Word Smith: Weaver
After the Flood but before Moses, a biblical character named Job was slaving away as a day laborer in the fields of a land owner. As he says, “Is not man’s life on earth a drudgery? Are not his days those of hirelings? He is a slave who longs for the shade, a hireling who waits for his wages.” He goes on to complain about the nights and the pace and melancholy of day to day existence, “I have been assigned months of misery, and troubled nights have been allotted to me. If in bed … the night drags on; I am filled with restlessness, until dawn. My days are swifter than a weaver’s shuttle; they come to an end without hope.”  The idea of the weaver’s shuttle need not always be one of boredom and misery. It can also be one of magic.
The remaining treasures I have from our two century-old company are an antique wooden shuttle and some sample woven cloth swatches. Those are all that remain of the Wm. E. Hooper & Sons Company from Baltimore, Maryland. A great institution that was at one time the largest employer in the city, Hooper Co. was a textile manufacturer whose fortunes went up and down with intense international stresses of war on the US.
Starting in 1800, Hooper Co. was about weavers. They first manufactured and cut sail cloth (cotton duck) for Baltimore Clipper Ships and then they made canvass for army tents. Beginning with the War of 1812, the government and US army connections ebbed and flowed with our battles on the home front and abroad. The Civil War, WWI, and WWII were all boom eras for the Hooper Co. And the Hooper family, more than most family firms, believed it was all about speed: speed to in customer service, speed to manufacturing and speed to market.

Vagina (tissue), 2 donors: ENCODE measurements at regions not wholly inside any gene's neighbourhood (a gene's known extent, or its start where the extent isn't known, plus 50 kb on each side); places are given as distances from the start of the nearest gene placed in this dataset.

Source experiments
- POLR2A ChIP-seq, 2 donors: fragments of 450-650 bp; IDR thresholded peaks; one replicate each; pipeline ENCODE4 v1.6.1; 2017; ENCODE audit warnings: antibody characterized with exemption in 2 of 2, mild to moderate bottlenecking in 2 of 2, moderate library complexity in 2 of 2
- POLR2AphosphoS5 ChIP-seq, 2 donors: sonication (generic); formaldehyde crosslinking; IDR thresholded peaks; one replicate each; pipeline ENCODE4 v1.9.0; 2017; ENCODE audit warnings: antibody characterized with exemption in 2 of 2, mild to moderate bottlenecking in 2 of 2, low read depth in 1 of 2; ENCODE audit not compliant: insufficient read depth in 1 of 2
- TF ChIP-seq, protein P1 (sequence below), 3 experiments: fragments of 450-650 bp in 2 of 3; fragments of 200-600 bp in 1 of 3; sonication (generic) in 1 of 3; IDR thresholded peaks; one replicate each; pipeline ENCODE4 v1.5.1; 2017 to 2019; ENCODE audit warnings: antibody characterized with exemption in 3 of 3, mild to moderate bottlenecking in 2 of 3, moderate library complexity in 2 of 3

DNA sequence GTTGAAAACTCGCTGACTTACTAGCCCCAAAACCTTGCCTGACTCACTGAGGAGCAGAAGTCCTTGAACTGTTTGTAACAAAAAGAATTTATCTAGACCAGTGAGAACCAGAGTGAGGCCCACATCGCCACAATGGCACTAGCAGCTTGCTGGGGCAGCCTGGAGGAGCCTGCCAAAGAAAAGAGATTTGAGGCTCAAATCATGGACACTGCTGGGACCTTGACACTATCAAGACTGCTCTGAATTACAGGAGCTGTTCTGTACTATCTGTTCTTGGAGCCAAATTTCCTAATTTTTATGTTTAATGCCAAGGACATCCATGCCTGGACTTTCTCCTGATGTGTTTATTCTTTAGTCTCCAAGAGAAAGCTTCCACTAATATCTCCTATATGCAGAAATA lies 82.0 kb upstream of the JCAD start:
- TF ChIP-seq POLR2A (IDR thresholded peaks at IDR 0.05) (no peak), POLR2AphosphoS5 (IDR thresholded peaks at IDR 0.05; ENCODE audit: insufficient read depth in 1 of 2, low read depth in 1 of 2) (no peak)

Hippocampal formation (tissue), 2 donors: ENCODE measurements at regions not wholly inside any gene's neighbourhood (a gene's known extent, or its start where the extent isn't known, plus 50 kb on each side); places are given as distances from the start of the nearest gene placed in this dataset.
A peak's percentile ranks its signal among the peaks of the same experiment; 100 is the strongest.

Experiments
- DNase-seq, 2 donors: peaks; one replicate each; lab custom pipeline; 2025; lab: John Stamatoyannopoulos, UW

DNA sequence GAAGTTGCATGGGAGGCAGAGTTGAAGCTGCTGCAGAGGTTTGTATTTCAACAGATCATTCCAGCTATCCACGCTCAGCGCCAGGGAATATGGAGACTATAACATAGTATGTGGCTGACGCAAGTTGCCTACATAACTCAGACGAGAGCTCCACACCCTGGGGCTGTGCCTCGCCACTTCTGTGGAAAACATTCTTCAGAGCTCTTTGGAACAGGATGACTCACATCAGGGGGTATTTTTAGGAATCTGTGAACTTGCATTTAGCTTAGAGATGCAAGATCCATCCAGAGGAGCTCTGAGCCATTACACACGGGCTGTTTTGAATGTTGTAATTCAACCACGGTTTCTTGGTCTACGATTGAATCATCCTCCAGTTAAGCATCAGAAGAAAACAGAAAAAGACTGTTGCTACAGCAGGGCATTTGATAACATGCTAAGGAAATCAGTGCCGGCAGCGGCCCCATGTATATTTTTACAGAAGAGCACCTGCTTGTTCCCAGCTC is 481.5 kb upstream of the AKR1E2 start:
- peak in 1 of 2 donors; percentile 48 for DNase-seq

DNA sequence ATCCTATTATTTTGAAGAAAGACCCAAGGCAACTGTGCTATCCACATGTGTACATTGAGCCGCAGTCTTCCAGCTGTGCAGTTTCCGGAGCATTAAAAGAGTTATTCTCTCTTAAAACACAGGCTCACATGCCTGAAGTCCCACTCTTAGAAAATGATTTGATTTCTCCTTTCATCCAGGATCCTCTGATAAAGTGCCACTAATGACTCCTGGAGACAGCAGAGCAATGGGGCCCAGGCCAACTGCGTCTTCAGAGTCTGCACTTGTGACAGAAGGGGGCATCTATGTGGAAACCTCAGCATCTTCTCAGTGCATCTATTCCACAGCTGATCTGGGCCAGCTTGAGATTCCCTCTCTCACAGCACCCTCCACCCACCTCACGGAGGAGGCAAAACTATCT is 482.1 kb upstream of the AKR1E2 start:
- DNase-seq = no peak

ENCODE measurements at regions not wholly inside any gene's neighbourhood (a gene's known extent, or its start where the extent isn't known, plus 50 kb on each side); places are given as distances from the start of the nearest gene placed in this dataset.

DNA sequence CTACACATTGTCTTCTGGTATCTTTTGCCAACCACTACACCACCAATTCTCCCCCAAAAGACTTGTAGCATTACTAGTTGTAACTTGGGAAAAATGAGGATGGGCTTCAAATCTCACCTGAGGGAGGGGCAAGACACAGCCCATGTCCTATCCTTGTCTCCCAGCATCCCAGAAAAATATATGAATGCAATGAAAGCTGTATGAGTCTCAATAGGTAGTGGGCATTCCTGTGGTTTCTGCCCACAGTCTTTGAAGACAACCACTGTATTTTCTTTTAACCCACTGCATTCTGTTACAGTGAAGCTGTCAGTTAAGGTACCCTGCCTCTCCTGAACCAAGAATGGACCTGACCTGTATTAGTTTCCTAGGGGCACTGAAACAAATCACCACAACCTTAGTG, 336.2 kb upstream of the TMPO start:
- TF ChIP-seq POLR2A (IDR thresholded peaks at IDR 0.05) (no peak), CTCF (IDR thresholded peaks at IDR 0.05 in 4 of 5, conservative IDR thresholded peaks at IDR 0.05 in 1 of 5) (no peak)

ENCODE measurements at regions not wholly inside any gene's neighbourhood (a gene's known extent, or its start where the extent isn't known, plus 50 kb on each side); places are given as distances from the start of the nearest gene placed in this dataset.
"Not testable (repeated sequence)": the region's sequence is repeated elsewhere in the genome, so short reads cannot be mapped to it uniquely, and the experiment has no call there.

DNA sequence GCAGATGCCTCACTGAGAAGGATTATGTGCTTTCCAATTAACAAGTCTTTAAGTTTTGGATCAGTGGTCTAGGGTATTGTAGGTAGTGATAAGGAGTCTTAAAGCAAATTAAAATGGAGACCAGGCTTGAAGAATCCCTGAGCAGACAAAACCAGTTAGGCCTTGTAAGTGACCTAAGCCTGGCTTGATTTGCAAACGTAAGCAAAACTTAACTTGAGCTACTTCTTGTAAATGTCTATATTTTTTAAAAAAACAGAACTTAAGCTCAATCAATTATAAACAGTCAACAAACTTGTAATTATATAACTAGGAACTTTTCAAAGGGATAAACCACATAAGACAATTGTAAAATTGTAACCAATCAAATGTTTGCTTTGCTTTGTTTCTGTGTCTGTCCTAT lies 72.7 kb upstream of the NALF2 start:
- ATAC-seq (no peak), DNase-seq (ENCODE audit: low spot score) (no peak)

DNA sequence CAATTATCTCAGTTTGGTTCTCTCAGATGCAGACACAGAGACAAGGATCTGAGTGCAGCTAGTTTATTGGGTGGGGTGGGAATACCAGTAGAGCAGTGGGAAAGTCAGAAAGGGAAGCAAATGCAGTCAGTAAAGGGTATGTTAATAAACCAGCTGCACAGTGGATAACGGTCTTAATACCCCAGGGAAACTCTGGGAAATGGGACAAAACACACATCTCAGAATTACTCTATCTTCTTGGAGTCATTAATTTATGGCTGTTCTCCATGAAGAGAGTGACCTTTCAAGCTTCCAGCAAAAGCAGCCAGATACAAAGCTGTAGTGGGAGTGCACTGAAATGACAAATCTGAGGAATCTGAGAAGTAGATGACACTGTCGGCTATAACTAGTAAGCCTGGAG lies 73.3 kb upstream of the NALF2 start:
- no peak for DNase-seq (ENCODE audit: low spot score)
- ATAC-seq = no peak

William E. Hooper, son of founder (1812 – 1885)
William E. Hooper, the son of the textile company founder, rowed his wooden dory out into the deep waters off Fort McHenry to climb aboard the anchored Clipper ships which could not sail into the shallows of Baltimore harbor. Clipper ships, afterall, ruled the transatlantic trade routes because of their quick delivery times and efficient navigation.
Example of a two masted Clipper ship, all sails out
Hooper scooped the new orders for textiles by measuring the sails that needed repair and replacement, and rowed back to town with firm sales order. He got the weavers cracking and the seamstresses sewing. In the process Hooper cut out nearly all of the middlemen. Competitors had always waited for the orderlies and wayfarers and keelmen to handle these matters for the ship captains, when their emissaries rowed to shore. The Company eliminated weeks of time the captains needed to replace torn and rotten sail cloth, an everyday hazard for cotton duck, and they could get back to focus on sailing quickly back to London and other ports of call.
James E. Hooper (1896 – 1977)
150 years later, in 1950 James E. Hooper said, “Speed in production, made possible by machinery constantly perfected, is the sine qua non of successful textile operations today. Production is speeding up in ever-increasing force. To survive one must march abreast of the times.” Those weaver shuttlecocks were flying at faster and faster paces, until they were not.